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Obama’s domestic policy threatened by fiscal crisis

President’s approval rating dropped from 51 to 47 per cent in poll

President Barack Obama speaking about the sequester after a meeting with congressional leaders at the White House in Washington. Photo: Reuters

President Barack Obama speaking about the sequester after a meeting with congressional leaders at the White House in Washington. Photo: Reuters

Just hours after across-the-board spending cuts officially took effect, President Barack Obama pressed Congress on Saturday to work with him on a compromise to halt a fiscal crisis that threatens the economy and his broader domestic policy agenda.

Businesses that work with the military will have to lay folks off

The failure by Obama and Republicans to agree to halt the $85 billion “sequester” cuts, virtually guaranteed that fiscal issues would remain centre stage in Washington for weeks, crowding out Obama’s proposals to reform immigration, tighten gun laws and raise the minimum wage.

The economic effects of the spending cuts may take time to kick in, but political blowback has already begun and is hitting Obama as well as congressional Republicans.

A Reuters/Ipsos poll on Friday showed neither Republicans nor Obama and his fellow Democrats escaping blame. Obama’s approval rating dropped to 47 per cent in a Gallup poll on Friday, down from 51 per cent in the previous three-day period measured.

While most polls show voters blame Republicans primarily for the fiscal mess, Obama could see himself associated with the worst effects of sequestration like the looming furloughs of hundreds of thousands of federal workers. He signed an order on Friday night that started putting the cuts into effect.

In his weekly radio address on Saturday, Obama appealed for Republicans to work with Democrats on a deal, saying Americans were weary of seeing Washington “careen from one manufactured crisis to another.”

But he offered no new ideas to resolve the recurring fiscal fights, and there was no immediate sign of any negotiations.

“There’s a caucus of common sense (in Congress),” Obama said in his address. “And I’m going to keep reaching out to them to fix this for good.”

At the heart of Washington’s persistent fiscal showdowns is disagreement over how to slash the budget deficit and the $16 trillion national debt, bloated over the years by wars in Iraq and Afghanistan and government stimulus for the ailing economy.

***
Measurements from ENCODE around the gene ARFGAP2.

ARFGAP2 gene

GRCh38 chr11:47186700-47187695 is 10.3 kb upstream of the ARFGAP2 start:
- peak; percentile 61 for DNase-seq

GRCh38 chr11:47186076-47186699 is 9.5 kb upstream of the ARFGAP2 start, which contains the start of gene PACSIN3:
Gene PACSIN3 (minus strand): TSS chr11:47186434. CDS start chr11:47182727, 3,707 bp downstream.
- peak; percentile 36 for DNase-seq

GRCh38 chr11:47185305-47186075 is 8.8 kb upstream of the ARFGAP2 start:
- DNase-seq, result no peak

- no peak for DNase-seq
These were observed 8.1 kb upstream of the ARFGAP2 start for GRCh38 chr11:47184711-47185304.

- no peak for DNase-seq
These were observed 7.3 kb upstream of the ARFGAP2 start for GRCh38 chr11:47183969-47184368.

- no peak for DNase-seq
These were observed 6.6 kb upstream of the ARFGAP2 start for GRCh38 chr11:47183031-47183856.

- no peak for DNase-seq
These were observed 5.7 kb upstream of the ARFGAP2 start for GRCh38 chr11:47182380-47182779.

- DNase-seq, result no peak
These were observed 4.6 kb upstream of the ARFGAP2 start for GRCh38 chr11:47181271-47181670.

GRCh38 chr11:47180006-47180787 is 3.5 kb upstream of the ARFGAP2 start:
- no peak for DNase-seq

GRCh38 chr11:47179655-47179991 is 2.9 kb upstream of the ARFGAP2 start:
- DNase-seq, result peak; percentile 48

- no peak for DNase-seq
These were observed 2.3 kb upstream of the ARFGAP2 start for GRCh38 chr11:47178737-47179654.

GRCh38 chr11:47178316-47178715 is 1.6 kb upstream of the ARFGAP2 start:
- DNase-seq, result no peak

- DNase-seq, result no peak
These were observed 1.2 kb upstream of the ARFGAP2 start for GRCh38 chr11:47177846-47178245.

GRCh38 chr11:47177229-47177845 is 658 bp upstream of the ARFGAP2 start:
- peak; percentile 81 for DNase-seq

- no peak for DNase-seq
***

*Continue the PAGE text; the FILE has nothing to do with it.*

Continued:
The President wants to close the fiscal gap with spending cuts and tax hikes, what he calls a “balanced approach.” But Republicans do not want to concede again on taxes after doing so in negotiations over the “fiscal cliff” at the end of last year.

The President offered a litany of hardships in his radio address he said would flow from the forced spending cuts.

“Beginning this week, businesses that work with the military will have to lay folks off. Communities near military bases will take a serious blow. Hundreds of thousands of Americans who serve their country – Border Patrol agents, FBI agents, civilians who work for the Defence Department – will see their wages cut and their hours reduced,” he said.

At Yellowstone National Park, a massive and costly annual operation to clear the roads of snow that was scheduled to start today will be postponed due to the cuts,

Park managers have to trim $1.75 million from Yellowstone’s $35 million annual budget, which will delay the opening of most entrances to America’s first national park by two weeks. It could mean millions of dollars in lost tourism and tax revenues for small, rural towns in Montana and Wyoming.

“I think it’s counter-productive, and I expect a lot of people to be raising hell,” said Mike Darby, whose family owns the Irma Hotel in Cody, Wyoming, at the east gate of the park.

Critics said Obama should have held meaningful talks with congressional leaders long before Friday’s last-minute meeting at the White House, which failed to prevent the automatic cuts written into law during a previous budget crisis in 2011.

“The President should call the senior representatives of the parties together to Camp David – or any place with a table, chairs and no TV cameras – for serious negotiations on replacing the sequester with firm, enforceable beginnings of a comprehensive long-term debt stabilization agreement,” former Republican Senator Pete Domenici and fiscal expert Alice Rivlin said in a statement released on Friday.

The budget veterans, who lead the Bipartisan Policy Center’s Debt Reduction Task Force, called on Obama and congressional Republican leaders to “be willing to tell those on the polar extremes of their parties that a central majority consensus will govern. It’s called leadership.”

After months of silence on political issues, Obama’s Republican opponent in last November’s election resurfaced to take a swipe at the Democrat’s handling of the sequestration mess. “No one can think that that’s been a success for the president,” Mitt Romney said in an interview to air on “Fox News Sunday.” The former Massachusetts governor accused Obama of “flying around the country and berating Republicans and blaming and pointing,” instead of striking a budget deal.

Twenty-eight per cent of Americans blame Republicans for the lack of a deal to halt sequestration, while 22 per cent hold either Obama or the Democrats in Congress responsible, according to the Reuters/Ipsos poll. Thirty-seven per cent blame them all.

The budget standstill has overshadowed Obama’s aggressive set of policy goals ranging from boosting pre-school education to fighting climate change and reforming America’s immigration system. But Obama vowed on Friday the fiscal troubles would not prevent him from advocating for those proposals.

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